My Luck, My Luck, My Crappy Lady Luck
On Thursday, I went out to lunch, and, while I was eating, without any warning, my contact popped out and disappeared. It had a power of minus 6.5 whatever it is you measure contact power in. Basically, it means that, without my contacts, I’m blind as a bat. I managed to get by just fine on one eye for the rest of my workday, but the 20-mile drive home on the interstate, in the dark, in the snow, during the rush hour, with my right eye pretty much not working, was big joyous fun – better than an action movie.
Friday morning, I took both kids out of school for what was going to be a brief doctor’s appointment and a quick lunch. I had every intention of bringing them both back to their schools. When we came out of the doctor’s, my tire was flat. Without going into details, let me just say that the kids got to skip school that day.
Friday afternoon, I found out, by pure accident, that LilProgrammer’s new therapist – the one he has just started seeing after I spent a year trying to get on her schedule – the really good one – no longer takes my insurance.
You want a piece of me, 2006?! Bring it on, Dawg!
At this point, I wonder – will 2006 be one of my really crappy years? I sure hope not. First of all, my really crappy years never start off like that. Instead, they kind of creep up on me. One minute, it’s a perfectly normal year, and next thing you know, you’re in deep brown substance with no idea of how to get out. I’ve had two really crappy years in my life, and they were 1996 and 2000.
The strange thing, though, is that, during each of my really crappy years, something really good also happened. It’s almost like things were consciously balancing themselves out. (Could it be divine intervention?)
My year 2000 started out perfectly normal, except we accidentally hit the sleeping ChinchillaBoy with a champagne cork during the New Year celebrations, waking him up and making him very mad. Next thing we knew, CB came down with a bad case of fimosis and had to have an emergency circumcision. He stayed home for two weeks until he healed, then went back to daycare.
On his second day back at daycare, he fell off a 3-foot ladder and broke his elbow. He was in horrible pain for several weeks. The nerves were hit. He could not move his fingers on that hand for six months, even after physical therapy. He stayed in the hospital overnight, had surgery, and had steel pins in his bone for a month. He was 4.5 years old.
We were going to have him tested for early school entrance that summer, since he was only two weeks behind the cutoff date. Naturally, we had to cancel the test and CB got himself an extra year in preschool.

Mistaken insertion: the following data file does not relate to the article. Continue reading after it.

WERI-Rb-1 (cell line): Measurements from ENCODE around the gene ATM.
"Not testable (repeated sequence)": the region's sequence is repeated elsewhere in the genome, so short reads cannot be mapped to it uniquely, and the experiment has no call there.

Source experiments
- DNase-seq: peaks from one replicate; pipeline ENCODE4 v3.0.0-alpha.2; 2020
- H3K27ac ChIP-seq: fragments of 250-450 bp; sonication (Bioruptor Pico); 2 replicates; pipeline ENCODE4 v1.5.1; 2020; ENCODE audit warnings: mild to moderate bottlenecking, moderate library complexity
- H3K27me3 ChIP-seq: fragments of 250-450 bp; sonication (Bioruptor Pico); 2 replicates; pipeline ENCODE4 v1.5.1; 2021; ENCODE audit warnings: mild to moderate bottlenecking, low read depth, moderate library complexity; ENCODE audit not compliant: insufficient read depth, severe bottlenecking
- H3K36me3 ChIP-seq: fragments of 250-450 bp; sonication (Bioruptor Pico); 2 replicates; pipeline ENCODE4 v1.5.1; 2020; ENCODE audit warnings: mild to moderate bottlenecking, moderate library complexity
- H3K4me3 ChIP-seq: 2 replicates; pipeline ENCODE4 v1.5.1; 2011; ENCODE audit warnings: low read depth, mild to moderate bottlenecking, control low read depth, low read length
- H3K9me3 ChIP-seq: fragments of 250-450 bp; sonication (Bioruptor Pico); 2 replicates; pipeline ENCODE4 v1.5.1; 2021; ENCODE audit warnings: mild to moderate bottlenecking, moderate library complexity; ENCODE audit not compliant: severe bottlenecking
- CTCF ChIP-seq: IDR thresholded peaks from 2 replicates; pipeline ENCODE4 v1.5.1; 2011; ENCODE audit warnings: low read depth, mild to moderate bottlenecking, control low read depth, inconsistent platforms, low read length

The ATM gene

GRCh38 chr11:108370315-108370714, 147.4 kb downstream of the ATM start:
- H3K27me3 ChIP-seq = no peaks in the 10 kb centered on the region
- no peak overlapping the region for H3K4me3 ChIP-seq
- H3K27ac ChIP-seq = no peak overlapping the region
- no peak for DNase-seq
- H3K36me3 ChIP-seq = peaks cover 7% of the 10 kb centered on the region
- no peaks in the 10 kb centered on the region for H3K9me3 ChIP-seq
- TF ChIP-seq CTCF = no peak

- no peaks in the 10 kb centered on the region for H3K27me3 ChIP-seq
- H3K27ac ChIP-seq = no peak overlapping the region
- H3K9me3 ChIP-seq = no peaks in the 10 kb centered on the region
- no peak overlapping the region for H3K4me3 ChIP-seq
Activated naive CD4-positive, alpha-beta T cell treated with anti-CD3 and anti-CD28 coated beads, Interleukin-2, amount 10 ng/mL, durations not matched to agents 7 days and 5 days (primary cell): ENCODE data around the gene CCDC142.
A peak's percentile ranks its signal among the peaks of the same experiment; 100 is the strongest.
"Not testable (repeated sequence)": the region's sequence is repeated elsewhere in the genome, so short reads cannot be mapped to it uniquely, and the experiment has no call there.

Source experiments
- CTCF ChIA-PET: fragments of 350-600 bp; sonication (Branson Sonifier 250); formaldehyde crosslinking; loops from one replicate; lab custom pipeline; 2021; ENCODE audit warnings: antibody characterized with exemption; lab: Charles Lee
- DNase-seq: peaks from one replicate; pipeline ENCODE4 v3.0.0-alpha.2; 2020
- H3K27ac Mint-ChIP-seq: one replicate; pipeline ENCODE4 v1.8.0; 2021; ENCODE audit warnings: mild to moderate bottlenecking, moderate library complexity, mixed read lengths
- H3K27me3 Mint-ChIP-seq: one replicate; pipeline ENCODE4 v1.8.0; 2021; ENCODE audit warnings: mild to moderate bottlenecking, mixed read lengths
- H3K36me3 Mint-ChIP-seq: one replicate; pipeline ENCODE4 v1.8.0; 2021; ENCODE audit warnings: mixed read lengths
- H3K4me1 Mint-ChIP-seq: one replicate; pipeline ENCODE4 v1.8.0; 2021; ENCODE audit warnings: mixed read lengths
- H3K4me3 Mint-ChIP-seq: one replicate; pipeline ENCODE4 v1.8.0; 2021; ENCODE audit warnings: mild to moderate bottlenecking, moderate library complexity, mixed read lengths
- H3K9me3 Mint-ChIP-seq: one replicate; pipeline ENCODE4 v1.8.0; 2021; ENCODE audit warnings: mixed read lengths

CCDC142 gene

Two weeks after that, Mr. Goldie and I got into a terrible argument (for a variety of very valid reasons that I will not list here) and almost split up. Right after that, Mr. Goldie went on vacation to visit his family. While he was gone, my Dad had a heart attack. That made me the only driver in the family, which can get kind of challenging if you work full-time. I didn’t pick up Dad from the hospital, because they decided to release him three hours early, and when they tried to call me, the line was busy. I was at home watching the kids and posting on the Internet, waiting for the time to come when I was supposed to pick Dad up. Like everybody else in 2000, we had dial-up, so I essentially hogged the phone line. Dad arrived shortly in a friend’s car and he wasn’t too happy.
A few months after Mr. Goldie returned from vacation, he got sick. The kindly doctor told him right away that he was suspecting bone cancer. So, when a week later it turned out to be bone infection, we were all actually relieved. He was in the hospital for a week, had two surgeries, and had steel pins in his bones (forgive me if I’m repeating myself) for about two months.
What a fun year. It makes me tired just to type all this. I distinctly remember having the unpleasant feeling that someone up there was out to get me and my family. As soon as one bad thing ended and I got up on my feet, life threw me another punch. But, it was during the same year that I found my current job; took up league bowling; met my friends from group #2 (through the bowling); got close with my friends from group #1 (or “Russian Crew” as ChinchillaBoy calls it); and LilProgrammer had an absolutely amazing teacher, who actually understood him, was able to help him succeed in school, and recommended him for the gifted program a year before his test results came in. Oh, and ChinchillaBoy made the most of his extra year in preschool by being in the center of a popular group. He still speaks fondly of his glory days in daycare.
Same thing with 1996. I won’t go into a lot of detail here, let me just say that it involved one hospital stay for me, four weeks total in the hospital for ChinchillaBoy, two months at home on quarantine for LilProgrammer (he caught dysenteria in the daycare, and actually shut down his entire class for a month), and (this is really sad) a funeral for a 18-month-old in our close family. Oh, and Mr. Goldie and I almost split up – I know, I know, repeating myself again.
But, in the same year, ChinchillaBoy learned to walk and talk and play with other kids (including his big brother), and our papers for America finally came through. By the end of 1996, we were all packed, tickets in our hands, and ready to leave. I believe this was the best thing that ever happened to us as a family. And it happened during a really crappy year. Go figure.
So I guess this all means that, even if I am indeed looking at another really crappy year, something good will happen anyway.
May this year go easy on you, reader. May it bring you a lot of fun and exciting events, and just enough crappy stuff to appreciate the good things you’ve got. (The crappy stuff is optional.)